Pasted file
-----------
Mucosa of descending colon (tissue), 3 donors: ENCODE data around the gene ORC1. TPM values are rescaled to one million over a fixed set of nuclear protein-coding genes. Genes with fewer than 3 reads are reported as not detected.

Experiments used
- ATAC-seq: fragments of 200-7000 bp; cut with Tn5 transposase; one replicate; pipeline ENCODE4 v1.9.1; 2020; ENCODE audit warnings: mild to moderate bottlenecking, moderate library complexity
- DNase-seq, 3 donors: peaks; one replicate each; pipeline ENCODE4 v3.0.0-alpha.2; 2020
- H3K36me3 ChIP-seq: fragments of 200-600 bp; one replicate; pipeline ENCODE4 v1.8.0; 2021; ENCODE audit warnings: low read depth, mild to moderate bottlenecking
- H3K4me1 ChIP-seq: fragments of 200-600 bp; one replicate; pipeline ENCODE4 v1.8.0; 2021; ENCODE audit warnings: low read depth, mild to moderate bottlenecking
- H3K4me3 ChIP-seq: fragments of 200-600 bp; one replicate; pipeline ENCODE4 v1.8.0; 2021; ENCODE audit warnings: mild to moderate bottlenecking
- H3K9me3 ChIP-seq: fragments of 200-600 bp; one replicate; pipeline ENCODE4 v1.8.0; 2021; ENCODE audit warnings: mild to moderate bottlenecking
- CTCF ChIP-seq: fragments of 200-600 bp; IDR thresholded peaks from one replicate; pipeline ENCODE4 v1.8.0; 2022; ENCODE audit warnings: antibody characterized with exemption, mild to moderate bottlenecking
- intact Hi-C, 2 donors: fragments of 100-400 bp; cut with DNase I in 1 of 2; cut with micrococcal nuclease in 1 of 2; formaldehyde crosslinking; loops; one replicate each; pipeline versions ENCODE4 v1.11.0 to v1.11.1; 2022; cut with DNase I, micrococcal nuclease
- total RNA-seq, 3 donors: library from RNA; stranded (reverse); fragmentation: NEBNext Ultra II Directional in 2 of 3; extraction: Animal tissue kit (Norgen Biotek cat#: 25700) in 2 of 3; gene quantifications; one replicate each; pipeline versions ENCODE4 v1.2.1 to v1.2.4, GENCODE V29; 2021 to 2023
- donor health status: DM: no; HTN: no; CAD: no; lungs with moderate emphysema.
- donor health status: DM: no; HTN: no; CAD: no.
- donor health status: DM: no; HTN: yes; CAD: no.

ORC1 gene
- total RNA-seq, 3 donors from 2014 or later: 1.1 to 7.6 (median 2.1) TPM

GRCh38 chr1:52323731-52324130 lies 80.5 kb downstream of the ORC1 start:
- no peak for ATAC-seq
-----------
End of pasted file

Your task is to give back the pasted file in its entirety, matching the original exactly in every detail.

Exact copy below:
Mucosa of descending colon (tissue), 3 donors: ENCODE data around the gene ORC1. TPM values are rescaled to one million over a fixed set of nuclear protein-coding genes. Genes with fewer than 3 reads are reported as not detected.

Experiments used
- ATAC-seq: fragments of 200-7000 bp; cut with Tn5 transposase; one replicate; pipeline ENCODE4 v1.9.1; 2020; ENCODE audit warnings: mild to moderate bottlenecking, moderate library complexity
- DNase-seq, 3 donors: peaks; one replicate each; pipeline ENCODE4 v3.0.0-alpha.2; 2020
- H3K36me3 ChIP-seq: fragments of 200-600 bp; one replicate; pipeline ENCODE4 v1.8.0; 2021; ENCODE audit warnings: low read depth, mild to moderate bottlenecking
- H3K4me1 ChIP-seq: fragments of 200-600 bp; one replicate; pipeline ENCODE4 v1.8.0; 2021; ENCODE audit warnings: low read depth, mild to moderate bottlenecking
- H3K4me3 ChIP-seq: fragments of 200-600 bp; one replicate; pipeline ENCODE4 v1.8.0; 2021; ENCODE audit warnings: mild to moderate bottlenecking
- H3K9me3 ChIP-seq: fragments of 200-600 bp; one replicate; pipeline ENCODE4 v1.8.0; 2021; ENCODE audit warnings: mild to moderate bottlenecking
- CTCF ChIP-seq: fragments of 200-600 bp; IDR thresholded peaks from one replicate; pipeline ENCODE4 v1.8.0; 2022; ENCODE audit warnings: antibody characterized with exemption, mild to moderate bottlenecking
- intact Hi-C, 2 donors: fragments of 100-400 bp; cut with DNase I in 1 of 2; cut with micrococcal nuclease in 1 of 2; formaldehyde crosslinking; loops; one replicate each; pipeline versions ENCODE4 v1.11.0 to v1.11.1; 2022; cut with DNase I, micrococcal nuclease
- total RNA-seq, 3 donors: library from RNA; stranded (reverse); fragmentation: NEBNext Ultra II Directional in 2 of 3; extraction: Animal tissue kit (Norgen Biotek cat#: 25700) in 2 of 3; gene quantifications; one replicate each; pipeline versions ENCODE4 v1.2.1 to v1.2.4, GENCODE V29; 2021 to 2023
- donor health status: DM: no; HTN: no; CAD: no; lungs with moderate emphysema.
- donor health status: DM: no; HTN: no; CAD: no.
- donor health status: DM: no; HTN: yes; CAD: no.

ORC1 gene
- total RNA-seq, 3 donors from 2014 or later: 1.1 to 7.6 (median 2.1) TPM

GRCh38 chr1:52323731-52324130 lies 80.5 kb downstream of the ORC1 start:
- no peak for ATAC-seq